We have decided to start collecting the news you might have missed from the Icelandic startup ecosystem in the last week or so, delivering them to you on a regular basis.
Here’s what’s been happening lately:
Carbfix to open up a plant
Carbfix, a company which has developed technology to pump CO2 down into the ground and turn it into stone, is going to build a CO2 capturing plant in Straumsvík, close to Reykjavík. The company aims to pump up to 3 million metric tonnes of imported CO2 from Northern Europe into the ground every year by 2030.
Another record year in R&D?
According to a recent analysis from SI – the Federation of Icelandic Industries, there are indications that investment in research and development (R&D) amounted to over 3% of Iceland’s GDP last year, which would be a new record. In 2019 R&D investment amounted to 2.35% of GDP.
DK solutions sold abroad
A Dutch company called Total Specific Solutions bought the Icelandic software company DK software in December for over €23m (3.5 billion ISK). DK software has been developing software solutions for Icelandic companies since 1998 and was mostly owned by its founders. Most of them still work for the company but some of them are soon moving into retirement, which is named as a motivation for the sale.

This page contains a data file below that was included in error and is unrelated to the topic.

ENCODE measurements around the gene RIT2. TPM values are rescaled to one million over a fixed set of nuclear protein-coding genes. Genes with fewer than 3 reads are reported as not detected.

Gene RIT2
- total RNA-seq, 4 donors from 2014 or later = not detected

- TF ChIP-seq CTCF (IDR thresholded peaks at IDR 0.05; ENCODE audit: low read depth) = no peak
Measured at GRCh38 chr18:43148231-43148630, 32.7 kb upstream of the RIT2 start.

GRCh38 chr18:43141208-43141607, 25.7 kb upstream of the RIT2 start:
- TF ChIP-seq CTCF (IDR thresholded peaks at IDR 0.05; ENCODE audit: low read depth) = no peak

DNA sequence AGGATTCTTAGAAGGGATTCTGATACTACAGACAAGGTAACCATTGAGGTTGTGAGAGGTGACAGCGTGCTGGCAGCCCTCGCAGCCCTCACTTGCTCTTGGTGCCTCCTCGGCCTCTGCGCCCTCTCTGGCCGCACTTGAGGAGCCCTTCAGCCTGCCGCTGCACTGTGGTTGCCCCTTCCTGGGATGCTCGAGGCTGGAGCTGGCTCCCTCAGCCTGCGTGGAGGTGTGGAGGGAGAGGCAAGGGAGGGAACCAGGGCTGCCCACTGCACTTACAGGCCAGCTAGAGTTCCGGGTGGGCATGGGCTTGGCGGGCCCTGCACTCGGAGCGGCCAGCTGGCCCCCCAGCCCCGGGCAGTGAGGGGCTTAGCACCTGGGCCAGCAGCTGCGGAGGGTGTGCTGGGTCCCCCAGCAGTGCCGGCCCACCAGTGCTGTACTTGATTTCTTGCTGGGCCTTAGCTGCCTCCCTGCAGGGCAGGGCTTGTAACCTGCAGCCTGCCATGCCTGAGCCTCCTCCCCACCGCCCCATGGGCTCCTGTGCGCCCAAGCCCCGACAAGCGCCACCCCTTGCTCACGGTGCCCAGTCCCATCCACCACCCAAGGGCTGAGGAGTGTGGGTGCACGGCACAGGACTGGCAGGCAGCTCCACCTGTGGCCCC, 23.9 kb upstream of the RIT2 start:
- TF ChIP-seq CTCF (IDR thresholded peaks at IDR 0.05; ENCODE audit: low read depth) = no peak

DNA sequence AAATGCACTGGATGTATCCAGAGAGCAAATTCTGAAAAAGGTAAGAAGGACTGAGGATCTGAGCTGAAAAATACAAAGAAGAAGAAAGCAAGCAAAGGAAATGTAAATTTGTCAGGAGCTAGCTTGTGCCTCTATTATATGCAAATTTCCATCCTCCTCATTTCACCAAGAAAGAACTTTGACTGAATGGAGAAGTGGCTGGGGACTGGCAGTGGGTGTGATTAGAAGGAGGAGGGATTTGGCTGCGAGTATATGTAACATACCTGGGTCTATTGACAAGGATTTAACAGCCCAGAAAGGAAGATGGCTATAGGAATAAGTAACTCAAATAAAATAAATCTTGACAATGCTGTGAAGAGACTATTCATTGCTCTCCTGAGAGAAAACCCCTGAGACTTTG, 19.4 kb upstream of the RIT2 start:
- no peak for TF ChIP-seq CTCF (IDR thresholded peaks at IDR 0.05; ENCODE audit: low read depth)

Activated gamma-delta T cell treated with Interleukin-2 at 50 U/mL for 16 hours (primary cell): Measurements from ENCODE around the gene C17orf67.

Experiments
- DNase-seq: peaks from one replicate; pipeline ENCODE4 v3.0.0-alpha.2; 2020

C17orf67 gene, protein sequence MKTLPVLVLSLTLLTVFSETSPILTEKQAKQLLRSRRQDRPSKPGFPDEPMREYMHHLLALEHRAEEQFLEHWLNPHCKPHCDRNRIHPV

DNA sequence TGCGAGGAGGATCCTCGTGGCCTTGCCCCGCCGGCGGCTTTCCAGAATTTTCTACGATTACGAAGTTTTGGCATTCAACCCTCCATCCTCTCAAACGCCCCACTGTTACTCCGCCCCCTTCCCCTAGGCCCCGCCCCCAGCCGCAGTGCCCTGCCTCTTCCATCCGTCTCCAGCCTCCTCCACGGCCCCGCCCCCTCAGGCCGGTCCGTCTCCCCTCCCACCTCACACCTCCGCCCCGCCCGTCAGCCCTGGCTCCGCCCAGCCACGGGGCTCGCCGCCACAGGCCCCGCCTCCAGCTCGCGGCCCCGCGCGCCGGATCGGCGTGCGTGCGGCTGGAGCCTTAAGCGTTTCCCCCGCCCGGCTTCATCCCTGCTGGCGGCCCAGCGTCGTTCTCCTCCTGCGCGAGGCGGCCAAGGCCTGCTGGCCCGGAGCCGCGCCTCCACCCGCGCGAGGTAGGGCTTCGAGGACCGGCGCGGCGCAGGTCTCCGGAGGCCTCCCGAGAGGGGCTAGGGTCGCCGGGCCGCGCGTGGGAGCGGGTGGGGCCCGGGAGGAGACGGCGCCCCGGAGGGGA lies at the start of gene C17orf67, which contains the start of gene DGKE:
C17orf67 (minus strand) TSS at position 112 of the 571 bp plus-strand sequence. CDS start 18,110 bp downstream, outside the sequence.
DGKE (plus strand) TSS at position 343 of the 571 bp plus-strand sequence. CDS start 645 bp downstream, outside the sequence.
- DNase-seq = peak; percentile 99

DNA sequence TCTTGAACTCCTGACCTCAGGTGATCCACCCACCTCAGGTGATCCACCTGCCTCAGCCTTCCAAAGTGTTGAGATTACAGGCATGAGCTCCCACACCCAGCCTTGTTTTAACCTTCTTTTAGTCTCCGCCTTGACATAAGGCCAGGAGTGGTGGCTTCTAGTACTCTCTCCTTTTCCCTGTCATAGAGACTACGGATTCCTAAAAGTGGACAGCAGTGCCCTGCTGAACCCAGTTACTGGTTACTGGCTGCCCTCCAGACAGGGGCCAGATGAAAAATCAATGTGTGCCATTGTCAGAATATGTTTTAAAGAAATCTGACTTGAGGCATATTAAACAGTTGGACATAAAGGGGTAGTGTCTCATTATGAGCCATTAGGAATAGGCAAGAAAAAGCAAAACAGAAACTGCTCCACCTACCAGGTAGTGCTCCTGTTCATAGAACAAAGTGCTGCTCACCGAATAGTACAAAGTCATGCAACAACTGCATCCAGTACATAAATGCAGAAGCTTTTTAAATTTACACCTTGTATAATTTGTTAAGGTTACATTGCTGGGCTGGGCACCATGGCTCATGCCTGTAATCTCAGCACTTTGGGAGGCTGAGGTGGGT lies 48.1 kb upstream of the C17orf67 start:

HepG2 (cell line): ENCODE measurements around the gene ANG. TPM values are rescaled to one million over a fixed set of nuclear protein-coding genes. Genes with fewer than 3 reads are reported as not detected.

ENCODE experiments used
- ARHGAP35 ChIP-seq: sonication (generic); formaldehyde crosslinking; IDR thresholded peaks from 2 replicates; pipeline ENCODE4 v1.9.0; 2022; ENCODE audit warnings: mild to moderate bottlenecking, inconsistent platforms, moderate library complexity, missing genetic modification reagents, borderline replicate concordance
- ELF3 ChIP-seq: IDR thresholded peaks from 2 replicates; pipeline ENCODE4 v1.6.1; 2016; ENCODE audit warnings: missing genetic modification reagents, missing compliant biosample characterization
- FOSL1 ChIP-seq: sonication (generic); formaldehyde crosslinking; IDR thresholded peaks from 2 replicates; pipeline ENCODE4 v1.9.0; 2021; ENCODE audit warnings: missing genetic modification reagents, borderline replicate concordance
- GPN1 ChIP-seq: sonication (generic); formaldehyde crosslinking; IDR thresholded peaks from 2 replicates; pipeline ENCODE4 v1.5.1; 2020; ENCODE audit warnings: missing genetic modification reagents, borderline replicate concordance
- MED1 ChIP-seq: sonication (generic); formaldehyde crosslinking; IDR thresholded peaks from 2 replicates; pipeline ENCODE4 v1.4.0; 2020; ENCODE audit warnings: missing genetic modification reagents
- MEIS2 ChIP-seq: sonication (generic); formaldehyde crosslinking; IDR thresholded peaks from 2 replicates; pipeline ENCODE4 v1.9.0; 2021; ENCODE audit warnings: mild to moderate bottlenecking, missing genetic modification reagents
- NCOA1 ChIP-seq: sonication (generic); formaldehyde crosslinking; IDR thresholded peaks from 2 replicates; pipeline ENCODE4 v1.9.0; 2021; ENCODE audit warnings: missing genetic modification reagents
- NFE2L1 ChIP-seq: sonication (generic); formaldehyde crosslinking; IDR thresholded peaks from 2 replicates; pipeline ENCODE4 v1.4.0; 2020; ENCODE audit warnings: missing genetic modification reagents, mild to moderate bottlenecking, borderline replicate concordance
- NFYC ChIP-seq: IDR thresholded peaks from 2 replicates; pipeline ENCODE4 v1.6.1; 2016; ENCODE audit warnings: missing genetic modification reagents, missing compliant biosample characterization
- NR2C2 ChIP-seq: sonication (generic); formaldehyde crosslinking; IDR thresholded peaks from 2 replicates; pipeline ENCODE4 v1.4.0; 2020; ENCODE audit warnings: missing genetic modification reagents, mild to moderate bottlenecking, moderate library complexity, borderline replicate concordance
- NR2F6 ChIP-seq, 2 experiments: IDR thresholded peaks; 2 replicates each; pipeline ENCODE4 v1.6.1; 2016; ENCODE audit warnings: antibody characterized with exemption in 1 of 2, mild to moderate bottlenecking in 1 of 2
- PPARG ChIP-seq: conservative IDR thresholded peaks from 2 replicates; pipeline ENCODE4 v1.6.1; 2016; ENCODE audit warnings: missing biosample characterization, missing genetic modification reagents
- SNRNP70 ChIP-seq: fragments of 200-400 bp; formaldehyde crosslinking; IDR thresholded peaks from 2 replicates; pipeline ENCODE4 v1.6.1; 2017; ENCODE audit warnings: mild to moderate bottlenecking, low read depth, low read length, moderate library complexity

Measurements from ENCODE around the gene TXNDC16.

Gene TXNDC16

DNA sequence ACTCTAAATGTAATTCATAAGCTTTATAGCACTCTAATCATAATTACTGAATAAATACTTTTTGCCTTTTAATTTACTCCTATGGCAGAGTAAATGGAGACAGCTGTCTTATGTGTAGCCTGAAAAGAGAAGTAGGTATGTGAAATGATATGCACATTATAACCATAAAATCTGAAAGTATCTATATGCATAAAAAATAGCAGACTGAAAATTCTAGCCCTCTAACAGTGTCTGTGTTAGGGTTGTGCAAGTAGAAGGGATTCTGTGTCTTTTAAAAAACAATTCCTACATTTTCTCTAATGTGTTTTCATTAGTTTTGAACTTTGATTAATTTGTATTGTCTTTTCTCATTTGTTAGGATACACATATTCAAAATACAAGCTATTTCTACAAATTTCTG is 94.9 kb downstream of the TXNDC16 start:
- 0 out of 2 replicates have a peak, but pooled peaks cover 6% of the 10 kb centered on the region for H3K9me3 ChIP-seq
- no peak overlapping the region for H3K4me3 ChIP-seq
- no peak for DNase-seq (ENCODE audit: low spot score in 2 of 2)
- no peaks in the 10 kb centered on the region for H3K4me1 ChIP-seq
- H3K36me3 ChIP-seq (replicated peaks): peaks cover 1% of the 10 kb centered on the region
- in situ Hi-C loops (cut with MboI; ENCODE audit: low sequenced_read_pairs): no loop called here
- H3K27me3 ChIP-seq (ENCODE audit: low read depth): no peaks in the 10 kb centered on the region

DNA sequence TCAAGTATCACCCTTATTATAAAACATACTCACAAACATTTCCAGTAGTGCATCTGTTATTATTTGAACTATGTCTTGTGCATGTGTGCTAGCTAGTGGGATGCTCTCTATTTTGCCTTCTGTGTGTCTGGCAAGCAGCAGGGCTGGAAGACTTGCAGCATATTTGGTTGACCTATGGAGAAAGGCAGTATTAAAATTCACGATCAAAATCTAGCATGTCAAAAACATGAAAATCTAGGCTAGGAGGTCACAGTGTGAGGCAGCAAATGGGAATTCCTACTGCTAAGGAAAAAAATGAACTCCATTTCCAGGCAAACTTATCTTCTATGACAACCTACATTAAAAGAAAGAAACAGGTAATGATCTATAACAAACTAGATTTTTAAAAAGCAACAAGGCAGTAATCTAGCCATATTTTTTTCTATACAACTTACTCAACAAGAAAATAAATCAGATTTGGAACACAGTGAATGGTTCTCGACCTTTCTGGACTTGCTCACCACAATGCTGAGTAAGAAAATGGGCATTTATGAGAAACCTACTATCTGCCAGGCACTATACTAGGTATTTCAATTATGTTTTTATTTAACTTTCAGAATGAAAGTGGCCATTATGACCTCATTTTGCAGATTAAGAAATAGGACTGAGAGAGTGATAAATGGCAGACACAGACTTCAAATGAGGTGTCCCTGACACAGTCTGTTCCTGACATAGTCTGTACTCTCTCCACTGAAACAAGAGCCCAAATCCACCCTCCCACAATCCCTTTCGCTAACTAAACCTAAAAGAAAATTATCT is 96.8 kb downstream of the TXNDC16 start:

Councilwoman takes a leading role at Icelandic Startups
Kristín Soffía Jónsdóttir, a city councilwoman for the Social Democratic Party in Reykjavík, has been hired as the new CEO of Icelandic Startups. Jónsdóttir will replace Salóme Guðmundsdóttir, which leaves the post in June.
Kría is looking for a Fund Manager
Kría, the Icelandic Venture Initiative, is looking for a Fund Manager. The board of this newly established public innovation fund has approved the timeline for its first year of operation and anticipates accepting pitches and applications in the fall of 2021. (Disclaimer: Northstack founder Kristinn is the chairman of Kría’s board).
YAY moves to Gróska
YAY, a fintech startup company, has moved its offices to the Gróska business growth center in Vatnsmýri, Reykjavík.